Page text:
Honey improves key measures of cardiometabolic health, study finds

Researchers at the University of Toronto have found that honey improves key measures of cardiometabolic health, including blood sugar and cholesterol levels. especially if the honey is raw and comes from a single flower source.

Researchers conducted a systematic review and meta-analysis of clinical trials on honey and found that honey lowered fasting blood sugar, total and LDL or ‘bad’ cholesterol, triglycerides and a marker of fatty liver disease; it also increased HDL or ‘good’ cholesterol and some markers of inflammation.

These results are surprising because about 80 percent of honey is sugar. But honey is also a complex combination of common and rare sugars, proteins, organic acids and other bioactive compounds with likely health benefits.”

Tauseef Khan, senior research fellow in nutritional sciences at U of T’s Temerty School of Medicine

Previous research has shown that honey can improve cardiometabolic health, particularly in vitro and in animal studies. The current study is the most comprehensive review of clinical trials to date and includes the most detailed data on processing and flower sourcing.

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magazine Nutrition Reviews published the findings this week.

“The phrase ‘sugar is sugar’ has long been used among public health and nutrition experts,” said John Sievenpiper, associate professor of nutritional sciences and medicine at U of T, who is also a clinician-scientist at Unity. Health Toronto “These results suggest that this is not the case and they need to put a break from defining honey as free or added sugar in dietary guidelines.”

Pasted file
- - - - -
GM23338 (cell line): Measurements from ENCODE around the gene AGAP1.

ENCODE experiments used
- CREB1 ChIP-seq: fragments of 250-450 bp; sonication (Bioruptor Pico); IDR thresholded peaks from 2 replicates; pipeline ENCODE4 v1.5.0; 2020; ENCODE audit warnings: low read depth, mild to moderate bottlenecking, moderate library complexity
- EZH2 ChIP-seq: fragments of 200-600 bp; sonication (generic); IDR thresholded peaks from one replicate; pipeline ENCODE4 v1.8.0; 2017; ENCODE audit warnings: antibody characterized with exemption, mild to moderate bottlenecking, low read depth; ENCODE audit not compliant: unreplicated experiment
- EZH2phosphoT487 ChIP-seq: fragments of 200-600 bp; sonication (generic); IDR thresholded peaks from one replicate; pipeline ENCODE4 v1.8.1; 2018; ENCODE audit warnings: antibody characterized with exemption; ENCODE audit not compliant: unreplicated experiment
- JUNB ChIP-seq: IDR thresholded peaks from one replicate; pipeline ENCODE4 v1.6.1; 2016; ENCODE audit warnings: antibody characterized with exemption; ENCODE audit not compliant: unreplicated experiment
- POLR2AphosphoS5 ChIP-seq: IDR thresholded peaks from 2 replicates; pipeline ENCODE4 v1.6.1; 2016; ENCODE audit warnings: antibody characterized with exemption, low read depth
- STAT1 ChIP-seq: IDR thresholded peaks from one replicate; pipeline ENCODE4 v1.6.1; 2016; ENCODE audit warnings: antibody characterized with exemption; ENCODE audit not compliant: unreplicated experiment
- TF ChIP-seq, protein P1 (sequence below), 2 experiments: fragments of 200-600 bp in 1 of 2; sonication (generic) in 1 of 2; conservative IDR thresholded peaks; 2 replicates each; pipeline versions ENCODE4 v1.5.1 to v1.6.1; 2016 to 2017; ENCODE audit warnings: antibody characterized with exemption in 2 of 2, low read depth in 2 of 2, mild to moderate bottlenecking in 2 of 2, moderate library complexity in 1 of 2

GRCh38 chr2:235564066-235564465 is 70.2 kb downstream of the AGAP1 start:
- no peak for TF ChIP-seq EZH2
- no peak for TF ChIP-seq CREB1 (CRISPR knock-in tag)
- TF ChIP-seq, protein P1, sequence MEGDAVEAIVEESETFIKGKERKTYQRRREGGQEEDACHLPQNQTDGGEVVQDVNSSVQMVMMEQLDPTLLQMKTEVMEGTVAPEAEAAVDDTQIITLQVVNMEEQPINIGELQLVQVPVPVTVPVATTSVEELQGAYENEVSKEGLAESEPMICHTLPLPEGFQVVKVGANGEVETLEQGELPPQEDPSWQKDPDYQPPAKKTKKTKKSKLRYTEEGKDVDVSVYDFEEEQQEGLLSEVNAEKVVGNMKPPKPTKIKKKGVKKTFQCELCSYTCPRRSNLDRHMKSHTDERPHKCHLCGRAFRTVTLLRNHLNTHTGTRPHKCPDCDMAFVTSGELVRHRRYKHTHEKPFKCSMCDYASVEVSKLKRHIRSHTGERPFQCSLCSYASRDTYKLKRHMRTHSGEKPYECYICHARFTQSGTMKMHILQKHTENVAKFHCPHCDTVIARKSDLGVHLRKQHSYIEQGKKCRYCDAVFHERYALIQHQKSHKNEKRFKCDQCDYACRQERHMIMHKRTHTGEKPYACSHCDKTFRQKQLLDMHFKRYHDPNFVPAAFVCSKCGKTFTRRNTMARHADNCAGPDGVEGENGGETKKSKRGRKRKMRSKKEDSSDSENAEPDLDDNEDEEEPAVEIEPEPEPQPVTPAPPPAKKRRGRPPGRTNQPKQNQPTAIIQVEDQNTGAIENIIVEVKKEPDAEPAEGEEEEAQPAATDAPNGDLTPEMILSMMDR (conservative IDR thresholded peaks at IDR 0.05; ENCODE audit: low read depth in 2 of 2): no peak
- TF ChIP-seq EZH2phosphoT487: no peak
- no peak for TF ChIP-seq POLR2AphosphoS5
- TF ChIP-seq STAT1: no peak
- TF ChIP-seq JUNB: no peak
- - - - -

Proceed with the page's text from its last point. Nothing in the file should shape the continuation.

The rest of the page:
Sievenpiper and Khan stressed that the context of the findings is critical: clinical trials in which participants followed healthy eating patterns with added sugars corresponding to 10 percent or less of their daily calorie intake.

“We’re not saying you should start eating honey if you’re currently avoiding sugar,” Khan said. “The takeaway is more about substitutions—if you’re using table sugar, syrup, or another sweetener, swapping those sugars for honey can reduce cardiometabolic risks.”

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The researchers included 18 controlled trials and more than 1,100 participants in their analysis. They evaluated the quality of these trials using the GRADE system and found that the certainty of evidence for most of the studies was low, but that honey consistently produced neutral or beneficial effects depending on processing, flower source and quantity.

The average daily dose of honey in the trials was 40 grams, or about two tablespoons. The median trial period was eight weeks. Raw honey provided many of the beneficial effects in research, as did honey from monofloral sources such as Robinia (also marketed as acacia honey); Honey from Black Acacia or Black Acacia Trees -; and alfalfa, common in North America.

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Khan said that processed honey clearly loses most of its health effects after pasteurization; typically 65 degrees Celsius for at least 10 minutes -; The effect of a hot drink on raw honey depends on several factors and probably does not destroy all the beneficial properties of honey.

He also drew attention to other ways to consume unheated honey in yogurt, spreads, and salad dressings.

Khan said future studies should focus on raw honey and a single flower source. The goal will be better quality evidence and a better understanding of the many compounds in honey that can do wonders for health. “We need a consistent product that can deliver consistent health benefits,” Khan said. “Then the market will follow.”


Journal reference:

Ahmed A., et al. (2022) The effect of honey on cardiometabolic risk factors: a systematic review and meta-analysis. Nutrition Reviews. doi.org/10.1093/nutrit/nuac086.


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